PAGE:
Now, you may notice that pictures from this point on get a bit less numerous. That’s not because anything we had later in the evening was any less beautiful, tasty or enjoyable than these first few. It’s more testament to Mimo’s ability to bring a group of complete strangers together through a shared love of food and drink and within an hour have them relaxed enough that everyone was far too busy chatting, comparing flavours and likes and dislikes and joining in a harmonious chorus of ‘mmm’s’ to be taking pictures of their food.
When you spend your life documenting every meal and inadvertently ruining the experience of most of those with you, it’s always refreshing to return to what’s at the heart of food and drink. Its ability to bring people together. For me, this is what Pintxos are really about. It’s about balancing a glass in one hand and a gorgeous snack in the other as you chat to someone amid a hubbub of hundreds of people doing the same thing.
And so, friends, sadly I have no pictures from our visit to Txuleta. This was the moment the night got meaty. A T-bone steak pintxo, along with T-bone steak croquetas, all washed down with a glass of Rioja. The same goes for Gandarias – another haven for meat-lovers and Brandy’s personal favourite because she was treated to her own personal Pintxo rather than a nibble of other people’s. Needless to say, the sirloin won her approval, and we also loved every second of a platter of Jamon, lomo and chorizo iberico.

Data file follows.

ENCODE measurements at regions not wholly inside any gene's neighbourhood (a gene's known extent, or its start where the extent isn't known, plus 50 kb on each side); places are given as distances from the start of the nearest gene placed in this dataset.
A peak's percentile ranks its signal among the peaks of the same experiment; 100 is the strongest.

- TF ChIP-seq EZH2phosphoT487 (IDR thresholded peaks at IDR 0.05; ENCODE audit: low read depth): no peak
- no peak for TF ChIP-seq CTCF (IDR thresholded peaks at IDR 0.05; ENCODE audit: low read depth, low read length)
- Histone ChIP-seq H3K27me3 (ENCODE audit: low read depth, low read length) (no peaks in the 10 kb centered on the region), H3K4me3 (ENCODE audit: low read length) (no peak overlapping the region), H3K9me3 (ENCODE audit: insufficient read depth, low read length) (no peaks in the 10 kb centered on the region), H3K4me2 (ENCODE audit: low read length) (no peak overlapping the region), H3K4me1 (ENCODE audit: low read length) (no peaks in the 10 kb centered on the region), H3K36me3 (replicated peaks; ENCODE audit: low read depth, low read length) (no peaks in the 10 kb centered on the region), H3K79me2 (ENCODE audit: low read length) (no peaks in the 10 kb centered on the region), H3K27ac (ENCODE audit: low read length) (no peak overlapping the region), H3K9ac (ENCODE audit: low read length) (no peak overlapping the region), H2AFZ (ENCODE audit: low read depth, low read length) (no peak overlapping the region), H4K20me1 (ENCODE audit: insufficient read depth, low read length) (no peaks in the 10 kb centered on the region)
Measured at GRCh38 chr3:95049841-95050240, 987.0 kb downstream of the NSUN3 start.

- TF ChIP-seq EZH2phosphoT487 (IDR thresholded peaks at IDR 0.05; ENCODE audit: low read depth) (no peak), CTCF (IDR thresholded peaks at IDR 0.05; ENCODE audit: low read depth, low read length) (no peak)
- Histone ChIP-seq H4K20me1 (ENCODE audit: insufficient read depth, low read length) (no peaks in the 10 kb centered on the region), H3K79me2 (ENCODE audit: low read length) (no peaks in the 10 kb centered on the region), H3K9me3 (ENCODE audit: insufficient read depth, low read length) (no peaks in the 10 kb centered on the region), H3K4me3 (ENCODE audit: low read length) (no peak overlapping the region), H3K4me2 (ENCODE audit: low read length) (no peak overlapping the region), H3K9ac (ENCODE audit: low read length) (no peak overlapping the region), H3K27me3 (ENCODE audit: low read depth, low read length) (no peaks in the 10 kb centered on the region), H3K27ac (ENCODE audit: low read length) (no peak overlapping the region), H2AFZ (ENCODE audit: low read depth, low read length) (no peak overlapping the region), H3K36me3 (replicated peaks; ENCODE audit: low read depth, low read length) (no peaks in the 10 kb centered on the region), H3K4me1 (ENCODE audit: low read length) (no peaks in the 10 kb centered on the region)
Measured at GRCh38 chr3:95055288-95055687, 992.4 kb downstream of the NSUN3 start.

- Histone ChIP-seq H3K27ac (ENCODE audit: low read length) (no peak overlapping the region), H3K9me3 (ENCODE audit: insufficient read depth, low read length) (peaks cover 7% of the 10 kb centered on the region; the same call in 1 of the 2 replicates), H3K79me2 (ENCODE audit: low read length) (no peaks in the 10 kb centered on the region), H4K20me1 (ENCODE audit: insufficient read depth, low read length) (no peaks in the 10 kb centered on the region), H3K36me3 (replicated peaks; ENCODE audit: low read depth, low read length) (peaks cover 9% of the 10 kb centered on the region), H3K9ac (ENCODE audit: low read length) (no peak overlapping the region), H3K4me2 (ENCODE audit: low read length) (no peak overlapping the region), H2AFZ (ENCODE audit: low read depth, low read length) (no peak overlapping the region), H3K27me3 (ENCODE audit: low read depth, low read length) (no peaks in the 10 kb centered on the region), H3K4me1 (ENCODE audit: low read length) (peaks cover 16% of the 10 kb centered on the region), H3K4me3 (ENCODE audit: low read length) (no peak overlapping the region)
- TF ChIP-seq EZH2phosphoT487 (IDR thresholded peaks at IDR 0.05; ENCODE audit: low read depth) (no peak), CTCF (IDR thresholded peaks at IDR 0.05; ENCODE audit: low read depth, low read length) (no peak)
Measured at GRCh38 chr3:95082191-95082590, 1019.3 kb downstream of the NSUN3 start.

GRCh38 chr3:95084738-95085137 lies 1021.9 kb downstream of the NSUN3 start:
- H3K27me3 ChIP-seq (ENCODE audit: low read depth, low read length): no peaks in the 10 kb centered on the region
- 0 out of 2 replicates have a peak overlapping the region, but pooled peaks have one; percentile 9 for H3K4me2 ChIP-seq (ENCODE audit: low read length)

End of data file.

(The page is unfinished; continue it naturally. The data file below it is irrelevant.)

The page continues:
We finished our night (well, the tour part anyway – the night may or may not have gone on slightly longer afterwards…) at La Vina, home of the best cheesecake in the city and arguably the world. Inside, these baked beauties line the counter just waiting to be snaffled as the finale to a night of savoury success.
We eat our slices drenched in a slug of Pedro Ximenez sherry that Inigo has teamed with dessert and it is, quite frankly, to die for. I’m struggling to remember a moment this year when I’ve been quite as happy as when clutching my plate of cheesecake and sucking the sherry out of a chunk of it before letting it melt in my mouth. Yes, San Sebastian, you rule.